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Election Gives TINA Fresh Legs


Federal Reserve Chairman Jerome Powell. With election votes still being counted, long-term Treasurys were winners Wednesday.

Federal Reserve Chairman Jerome Powell. With election votes still being counted, long-term Treasurys were winners Wednesday.

Photo: Reuters

On the old Mickey Mouse Club, Wednesday was “anything can happen day.” On the Wednesday following Election Day, it was looking more like anything can happen month.

With votes still being counted, former Vice President Joe Biden seemed as if he would eke out an electoral victory, but President Donald Trump wasn’t out of the race. The Senate looked more likely than not to remain in Republican hands. And so the blue-wave narrative that was guiding many investors in the days before the election—that Mr. Biden would score a conclusive win, that Democrats would take the Senate, and that would lead to a big round of stimulus after Inauguration Day—fell apart.

This changes the calculus about which investments might do well or poorly as a result of the election. Shares of cyclical companies, such as retailers, which would benefit from the money additional stimulus would put into consumers’ pockets, lagged early Wednesday. Long-term Treasurys were winners on two counts: First, absent a big stimulus plan, less new supply would be coming on line. Second, the Federal Reserve might opt to make its policy even more accommodative in the absence of fiscal priming. A less stimulative environment with lower rates also might be better for large tech stocks as a result of the so-called TINA (there is no alternative) trade. Stocks more at risk from higher taxes also seem better off.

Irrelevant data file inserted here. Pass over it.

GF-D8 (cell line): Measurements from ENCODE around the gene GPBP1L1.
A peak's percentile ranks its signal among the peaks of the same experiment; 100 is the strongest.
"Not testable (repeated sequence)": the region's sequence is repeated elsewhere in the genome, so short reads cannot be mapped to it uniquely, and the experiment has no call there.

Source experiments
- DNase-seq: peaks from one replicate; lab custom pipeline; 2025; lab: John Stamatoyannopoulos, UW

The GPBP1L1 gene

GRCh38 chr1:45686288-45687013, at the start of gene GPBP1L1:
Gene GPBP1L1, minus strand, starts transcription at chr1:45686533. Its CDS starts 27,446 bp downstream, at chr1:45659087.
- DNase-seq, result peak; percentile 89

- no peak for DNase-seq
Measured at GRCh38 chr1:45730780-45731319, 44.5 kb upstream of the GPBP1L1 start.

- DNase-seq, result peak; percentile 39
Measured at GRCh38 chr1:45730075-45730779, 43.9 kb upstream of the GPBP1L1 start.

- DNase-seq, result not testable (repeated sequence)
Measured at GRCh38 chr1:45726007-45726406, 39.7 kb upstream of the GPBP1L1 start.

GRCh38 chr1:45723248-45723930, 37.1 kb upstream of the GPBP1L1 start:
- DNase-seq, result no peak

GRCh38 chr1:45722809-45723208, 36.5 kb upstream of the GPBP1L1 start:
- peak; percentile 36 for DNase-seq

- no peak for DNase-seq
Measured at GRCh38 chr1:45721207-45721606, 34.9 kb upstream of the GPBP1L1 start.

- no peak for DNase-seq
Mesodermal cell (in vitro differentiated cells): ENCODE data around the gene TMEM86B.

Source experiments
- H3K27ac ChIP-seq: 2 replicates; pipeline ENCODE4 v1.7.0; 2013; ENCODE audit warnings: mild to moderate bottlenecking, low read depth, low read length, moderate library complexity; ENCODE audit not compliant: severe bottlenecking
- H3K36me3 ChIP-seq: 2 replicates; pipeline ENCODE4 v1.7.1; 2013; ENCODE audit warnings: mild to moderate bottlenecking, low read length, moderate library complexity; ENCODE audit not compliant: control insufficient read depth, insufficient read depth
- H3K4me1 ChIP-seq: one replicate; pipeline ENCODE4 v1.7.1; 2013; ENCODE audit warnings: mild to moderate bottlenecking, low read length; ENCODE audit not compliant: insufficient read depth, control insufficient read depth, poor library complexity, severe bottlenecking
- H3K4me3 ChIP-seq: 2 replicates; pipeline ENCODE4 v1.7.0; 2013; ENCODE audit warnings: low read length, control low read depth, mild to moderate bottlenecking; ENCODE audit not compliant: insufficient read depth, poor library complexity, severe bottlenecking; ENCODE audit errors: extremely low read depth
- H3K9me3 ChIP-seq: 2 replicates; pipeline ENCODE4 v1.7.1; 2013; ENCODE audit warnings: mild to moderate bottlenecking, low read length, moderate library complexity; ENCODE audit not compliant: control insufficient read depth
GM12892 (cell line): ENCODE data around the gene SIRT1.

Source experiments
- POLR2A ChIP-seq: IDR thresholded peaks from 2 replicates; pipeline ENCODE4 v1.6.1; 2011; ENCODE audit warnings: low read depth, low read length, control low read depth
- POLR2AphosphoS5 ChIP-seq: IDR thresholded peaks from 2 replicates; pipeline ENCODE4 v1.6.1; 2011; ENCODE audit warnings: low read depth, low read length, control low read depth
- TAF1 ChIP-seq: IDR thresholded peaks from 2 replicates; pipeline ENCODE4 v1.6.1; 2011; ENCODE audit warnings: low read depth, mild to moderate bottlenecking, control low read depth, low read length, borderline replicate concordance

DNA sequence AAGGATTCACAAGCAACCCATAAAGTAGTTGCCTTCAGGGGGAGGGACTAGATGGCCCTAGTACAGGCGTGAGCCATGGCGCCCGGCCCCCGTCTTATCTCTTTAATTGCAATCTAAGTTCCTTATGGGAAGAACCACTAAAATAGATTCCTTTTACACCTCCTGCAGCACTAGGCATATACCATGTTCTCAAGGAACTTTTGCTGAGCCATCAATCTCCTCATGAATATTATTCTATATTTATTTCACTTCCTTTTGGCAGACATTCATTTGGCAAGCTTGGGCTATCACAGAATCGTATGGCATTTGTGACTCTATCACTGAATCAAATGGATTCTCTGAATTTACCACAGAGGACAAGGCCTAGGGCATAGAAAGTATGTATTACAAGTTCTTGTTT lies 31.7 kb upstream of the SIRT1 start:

But it is important to recognize that just as what many investors thought was the likeliest outcome of the election looks as if it didn’t happen, what they think will happen now—even if it is less of a crapshoot—might not either. Senate Majority Leader Mitch McConnell on Wednesday opened the door to a modest stimulus package this year, but it would be nothing of the scope of what House Democrats were aiming for. Meanwhile, for all the emotions the election has stirred up, for the economy the immediate problem remains Covid-19.

With winter approaching, cases continue to rise, staying the hand of state and local officials who might otherwise be rolling back restrictions, and leaving many Americans wary. Cold weather also is throwing a damper on the outdoor workarounds restaurants and other businesses used to boost business in the warmer months. Meanwhile, the funds households and businesses received as a result of last spring’s stimulus rounds is running out, as is the patience of lenders and landlords awaiting payment.

For all the changes Tuesday’s election might have visited on Washington, politics is still the art of the possible. Those possibilities are narrower than investors realize.

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In remarks on Wednesday, former Vice President Joe Biden expressed optimism about his campaign’s chances as votes in some key states were still being counted. The Associated Press had not declared a winner. Photo: Jim Watson/AFP via Getty Images

Write to Justin Lahart at justin.lahart@wsj.com

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